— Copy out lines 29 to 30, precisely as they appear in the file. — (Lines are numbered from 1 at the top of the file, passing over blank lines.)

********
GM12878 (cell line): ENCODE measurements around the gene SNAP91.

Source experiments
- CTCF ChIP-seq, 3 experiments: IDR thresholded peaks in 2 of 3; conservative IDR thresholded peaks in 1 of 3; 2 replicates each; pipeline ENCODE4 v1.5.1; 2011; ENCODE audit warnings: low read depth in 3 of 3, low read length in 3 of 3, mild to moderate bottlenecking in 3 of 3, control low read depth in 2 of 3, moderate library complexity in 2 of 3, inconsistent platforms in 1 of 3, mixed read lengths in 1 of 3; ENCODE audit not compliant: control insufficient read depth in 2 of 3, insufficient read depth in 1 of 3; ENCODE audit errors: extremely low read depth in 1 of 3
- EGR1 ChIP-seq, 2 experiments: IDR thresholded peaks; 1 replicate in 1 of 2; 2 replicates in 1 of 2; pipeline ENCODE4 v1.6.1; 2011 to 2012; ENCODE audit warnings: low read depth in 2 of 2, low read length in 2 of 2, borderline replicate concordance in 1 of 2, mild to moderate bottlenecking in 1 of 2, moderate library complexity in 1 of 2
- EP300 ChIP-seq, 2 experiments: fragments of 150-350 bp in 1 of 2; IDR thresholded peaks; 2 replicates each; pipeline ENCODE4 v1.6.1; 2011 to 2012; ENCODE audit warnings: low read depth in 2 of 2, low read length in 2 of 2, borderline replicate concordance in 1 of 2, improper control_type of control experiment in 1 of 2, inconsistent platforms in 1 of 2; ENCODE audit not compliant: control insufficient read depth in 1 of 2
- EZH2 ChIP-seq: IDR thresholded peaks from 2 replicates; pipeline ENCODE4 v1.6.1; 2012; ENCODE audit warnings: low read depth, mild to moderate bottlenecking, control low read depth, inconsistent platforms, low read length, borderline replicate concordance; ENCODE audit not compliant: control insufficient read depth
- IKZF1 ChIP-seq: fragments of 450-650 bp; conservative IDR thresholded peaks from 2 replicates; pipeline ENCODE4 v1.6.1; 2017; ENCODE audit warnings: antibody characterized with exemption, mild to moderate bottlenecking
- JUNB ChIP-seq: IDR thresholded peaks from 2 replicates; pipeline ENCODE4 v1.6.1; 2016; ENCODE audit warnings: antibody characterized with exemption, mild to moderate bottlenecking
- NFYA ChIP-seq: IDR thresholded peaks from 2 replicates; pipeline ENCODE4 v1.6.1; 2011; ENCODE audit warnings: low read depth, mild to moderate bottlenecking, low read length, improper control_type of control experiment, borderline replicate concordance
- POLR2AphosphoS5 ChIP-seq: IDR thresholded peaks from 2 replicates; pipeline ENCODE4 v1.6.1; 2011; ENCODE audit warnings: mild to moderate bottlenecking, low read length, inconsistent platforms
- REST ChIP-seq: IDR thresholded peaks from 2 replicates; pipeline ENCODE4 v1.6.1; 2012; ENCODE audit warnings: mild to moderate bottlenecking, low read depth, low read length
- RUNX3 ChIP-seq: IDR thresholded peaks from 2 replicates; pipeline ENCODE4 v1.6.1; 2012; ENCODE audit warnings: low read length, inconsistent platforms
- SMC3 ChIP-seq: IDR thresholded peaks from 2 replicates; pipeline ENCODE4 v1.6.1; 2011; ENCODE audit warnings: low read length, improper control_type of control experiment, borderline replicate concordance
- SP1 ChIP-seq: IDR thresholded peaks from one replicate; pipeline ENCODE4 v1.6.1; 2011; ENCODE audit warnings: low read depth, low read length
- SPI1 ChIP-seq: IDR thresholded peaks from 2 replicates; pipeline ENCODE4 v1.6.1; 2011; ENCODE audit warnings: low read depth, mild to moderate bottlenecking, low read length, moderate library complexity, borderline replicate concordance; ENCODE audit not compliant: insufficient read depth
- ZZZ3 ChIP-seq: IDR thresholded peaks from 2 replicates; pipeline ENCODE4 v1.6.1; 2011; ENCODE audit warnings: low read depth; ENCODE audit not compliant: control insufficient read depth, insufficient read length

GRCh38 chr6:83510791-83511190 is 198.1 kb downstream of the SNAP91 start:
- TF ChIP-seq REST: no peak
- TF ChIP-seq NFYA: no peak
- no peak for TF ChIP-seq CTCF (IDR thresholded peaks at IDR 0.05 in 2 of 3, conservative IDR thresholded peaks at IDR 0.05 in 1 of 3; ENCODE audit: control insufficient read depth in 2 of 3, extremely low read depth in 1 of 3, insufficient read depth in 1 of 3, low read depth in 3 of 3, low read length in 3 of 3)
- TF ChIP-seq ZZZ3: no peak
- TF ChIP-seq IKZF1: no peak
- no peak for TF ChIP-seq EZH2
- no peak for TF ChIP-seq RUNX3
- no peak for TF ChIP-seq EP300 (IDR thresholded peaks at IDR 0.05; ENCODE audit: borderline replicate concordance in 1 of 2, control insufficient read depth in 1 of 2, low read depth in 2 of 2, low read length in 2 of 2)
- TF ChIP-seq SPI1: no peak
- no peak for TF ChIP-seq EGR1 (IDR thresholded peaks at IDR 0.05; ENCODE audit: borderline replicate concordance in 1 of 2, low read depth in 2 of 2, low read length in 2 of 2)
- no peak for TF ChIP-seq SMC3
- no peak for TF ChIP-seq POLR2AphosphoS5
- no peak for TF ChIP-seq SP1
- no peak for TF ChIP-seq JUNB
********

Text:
- no peak for TF ChIP-seq POLR2AphosphoS5
- no peak for TF ChIP-seq SP1